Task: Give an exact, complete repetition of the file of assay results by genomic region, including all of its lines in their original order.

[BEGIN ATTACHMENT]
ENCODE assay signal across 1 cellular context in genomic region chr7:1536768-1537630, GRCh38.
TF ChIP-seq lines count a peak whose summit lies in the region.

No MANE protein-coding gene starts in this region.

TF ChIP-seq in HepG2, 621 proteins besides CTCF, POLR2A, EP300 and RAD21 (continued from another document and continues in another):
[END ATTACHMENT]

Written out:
ENCODE assay signal across 1 cellular context in genomic region chr7:1536768-1537630, GRCh38.
TF ChIP-seq lines count a peak whose summit lies in the region.

No MANE protein-coding gene starts in this region.

TF ChIP-seq in HepG2, 621 proteins besides CTCF, POLR2A, EP300 and RAD21 (continued from another document and continues in another):